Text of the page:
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					                              PREGNANT                                                         WOMEN

Why should pregnant women get an H1N1 influenza vaccina on?
Pregnant women who get sick from any type of flu are at risk for serious complications and hospitalization. H1N1
has severely impacted pregnant women who are otherwise healthy, has sent a greater percentage of pregnant
women to the hospital than the general population and has even caused severe illness and death in pregnant women.

Pregnant women account for only about 1% of the U.S. population, but so far 6% of the confirmed deaths from
H1N1 have been pregnant women. Hand washing, keeping a distance from sick people, and other steps can
help to protect pregnant women from influenza, but vaccination is still the single best way to protect pregnant
women against both seasonal flu and H1N1.

Is there a certain kind of flu vaccina on that pregnant women should get?
There are two types of flu vaccine. Pregnant women should get the “flu shot”— an inactivated vaccine
(containing killed influenza virus) that is given with a needle, usually in the arm. The flu shot is approved for use
in pregnant women.

Are there any types of flu vaccina ons that pregnant women should not get?
The other type of flu vaccine — nasal-spray flu vaccine (sometimes called LAIV for “live a enuated influenza
vaccine)—is not approved for use in pregnant women. This vaccine is made with live, weakened flu viruses that
do not cause the flu. FluMist® is approved for use in healthy children and adults age 2 to 49 years old, who are
not pregnant.

Will the seasonal flu vaccine also protect against H1N1?
No. The seasonal flu vaccine is not expected to protect against H1N1. Also, the H1N1 influenza vaccine will not
protect against seasonal influenza. It is important for pregnant women to get both vaccinations.

Can the seasonal influenza vaccine and the 2009 H1N1 influenza vaccine be given at the same me?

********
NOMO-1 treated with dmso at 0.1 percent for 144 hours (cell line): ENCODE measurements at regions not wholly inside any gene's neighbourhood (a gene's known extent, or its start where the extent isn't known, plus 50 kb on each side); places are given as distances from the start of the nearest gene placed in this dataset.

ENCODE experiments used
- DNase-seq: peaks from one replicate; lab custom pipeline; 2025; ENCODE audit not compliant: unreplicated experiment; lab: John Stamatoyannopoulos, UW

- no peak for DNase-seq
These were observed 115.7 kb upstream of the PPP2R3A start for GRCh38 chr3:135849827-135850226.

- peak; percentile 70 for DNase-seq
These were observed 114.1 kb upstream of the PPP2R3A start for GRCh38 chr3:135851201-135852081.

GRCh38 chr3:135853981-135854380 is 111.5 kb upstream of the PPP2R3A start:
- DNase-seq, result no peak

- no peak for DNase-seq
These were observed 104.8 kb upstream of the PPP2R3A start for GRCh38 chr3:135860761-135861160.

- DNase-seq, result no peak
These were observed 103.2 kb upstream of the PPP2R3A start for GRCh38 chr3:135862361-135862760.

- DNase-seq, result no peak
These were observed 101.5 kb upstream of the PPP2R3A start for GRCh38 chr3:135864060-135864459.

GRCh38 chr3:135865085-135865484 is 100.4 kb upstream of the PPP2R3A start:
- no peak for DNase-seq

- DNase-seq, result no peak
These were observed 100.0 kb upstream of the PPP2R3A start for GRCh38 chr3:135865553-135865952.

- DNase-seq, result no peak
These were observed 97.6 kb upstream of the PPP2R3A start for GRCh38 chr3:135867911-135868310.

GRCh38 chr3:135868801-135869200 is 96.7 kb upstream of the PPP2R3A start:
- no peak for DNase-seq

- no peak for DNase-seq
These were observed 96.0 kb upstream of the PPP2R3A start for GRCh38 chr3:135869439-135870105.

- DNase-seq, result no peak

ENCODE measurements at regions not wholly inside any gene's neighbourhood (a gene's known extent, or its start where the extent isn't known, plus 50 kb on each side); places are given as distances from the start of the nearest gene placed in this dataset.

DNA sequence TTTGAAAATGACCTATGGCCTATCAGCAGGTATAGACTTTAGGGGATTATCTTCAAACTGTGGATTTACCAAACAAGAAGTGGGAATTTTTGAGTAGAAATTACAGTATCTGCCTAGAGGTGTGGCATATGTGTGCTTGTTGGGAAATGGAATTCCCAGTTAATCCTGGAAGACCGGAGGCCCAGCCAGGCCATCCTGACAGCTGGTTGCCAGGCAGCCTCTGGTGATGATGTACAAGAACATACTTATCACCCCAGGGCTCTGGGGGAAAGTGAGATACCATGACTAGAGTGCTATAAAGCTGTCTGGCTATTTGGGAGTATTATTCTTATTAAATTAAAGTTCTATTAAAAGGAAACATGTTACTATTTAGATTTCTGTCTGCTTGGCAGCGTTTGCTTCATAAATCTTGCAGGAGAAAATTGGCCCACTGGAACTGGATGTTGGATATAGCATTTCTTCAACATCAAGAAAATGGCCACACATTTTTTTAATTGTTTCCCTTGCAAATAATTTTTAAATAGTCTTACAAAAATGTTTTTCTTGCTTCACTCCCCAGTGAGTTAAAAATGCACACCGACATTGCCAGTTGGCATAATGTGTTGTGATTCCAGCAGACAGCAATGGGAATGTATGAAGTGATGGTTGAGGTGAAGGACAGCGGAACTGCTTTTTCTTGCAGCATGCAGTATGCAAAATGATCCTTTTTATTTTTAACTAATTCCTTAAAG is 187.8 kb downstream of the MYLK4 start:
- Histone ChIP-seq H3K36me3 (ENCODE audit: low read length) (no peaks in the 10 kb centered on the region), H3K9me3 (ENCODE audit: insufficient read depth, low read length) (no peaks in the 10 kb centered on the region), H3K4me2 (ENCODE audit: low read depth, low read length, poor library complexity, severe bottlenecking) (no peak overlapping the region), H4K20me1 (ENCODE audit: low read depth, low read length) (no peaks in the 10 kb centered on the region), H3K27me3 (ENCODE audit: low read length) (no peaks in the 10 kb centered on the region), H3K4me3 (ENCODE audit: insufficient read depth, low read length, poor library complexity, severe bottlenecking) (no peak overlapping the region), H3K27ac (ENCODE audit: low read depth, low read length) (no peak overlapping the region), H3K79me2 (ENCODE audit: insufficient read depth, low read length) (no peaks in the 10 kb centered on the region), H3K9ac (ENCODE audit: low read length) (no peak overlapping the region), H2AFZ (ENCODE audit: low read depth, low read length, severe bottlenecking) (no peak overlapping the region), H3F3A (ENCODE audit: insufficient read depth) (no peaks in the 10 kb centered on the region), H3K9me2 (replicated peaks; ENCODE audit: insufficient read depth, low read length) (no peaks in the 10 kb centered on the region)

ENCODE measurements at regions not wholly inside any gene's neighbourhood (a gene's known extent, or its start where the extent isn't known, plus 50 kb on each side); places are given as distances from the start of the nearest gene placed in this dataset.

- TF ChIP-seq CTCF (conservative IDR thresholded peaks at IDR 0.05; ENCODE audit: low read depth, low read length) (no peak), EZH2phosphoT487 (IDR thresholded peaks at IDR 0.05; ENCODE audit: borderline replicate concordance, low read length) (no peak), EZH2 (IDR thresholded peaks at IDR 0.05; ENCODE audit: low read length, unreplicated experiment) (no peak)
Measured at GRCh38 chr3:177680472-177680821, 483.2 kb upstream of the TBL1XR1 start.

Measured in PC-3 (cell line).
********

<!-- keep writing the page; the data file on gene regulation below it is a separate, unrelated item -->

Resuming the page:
It is anticipated that seasonal flu and H1N1 shots may be given on the same day but in different sites on the
body – like one in each arm. Seasonal flu shots may be available before H1N1 vaccinations. Pregnant women are
encouraged to get their seasonal flu vaccination as soon as it is available. Pregnant women will be in the first
priority group to receive early shipments of H1N1 vaccine, as well.

Is the 2009 H1N1 influenza vaccine safe for pregnant women?
Influenza vaccines have not been shown to cause harm to a pregnant woman or her baby. The seasonal flu shot
is proven safe and is already recommended for pregnant women. The 2009 H1N1 influenza vaccine will be made
using the same processes and facilities that are used to make seasonal influenza vaccines.

What safety studies have been done on the 2009 H1N1 influenza vaccine in pregnant women?
A number of clinical trials which test 2009 H1N1 influenza vaccine are underway, including a study of the use of
H1N1 vaccine in pregnant women. These studies are being conducted by the National Institutes of Allergies and
Infectious Diseases (NIAID).

Does the 2009 H1N1 influenza vaccine have preserva ve in it?
There is no scientific evidence that thimerosal (used as a preservative in vaccine packaged in multi-dose vials)
is harmful to a pregnant woman or a fetus. However, because some women are concerned about exposure to
preservatives during pregnancy, manufacturers will produce preservative-free seasonal and 2009 H1N1 influenza
vaccines in single dose syringes for pregnant women and small children. The Centers for Disease
Control and Prevention (CDC) recommends that pregnant women may receive influenza vaccine
with or without thimerosal.
                                                                                             con nued on next page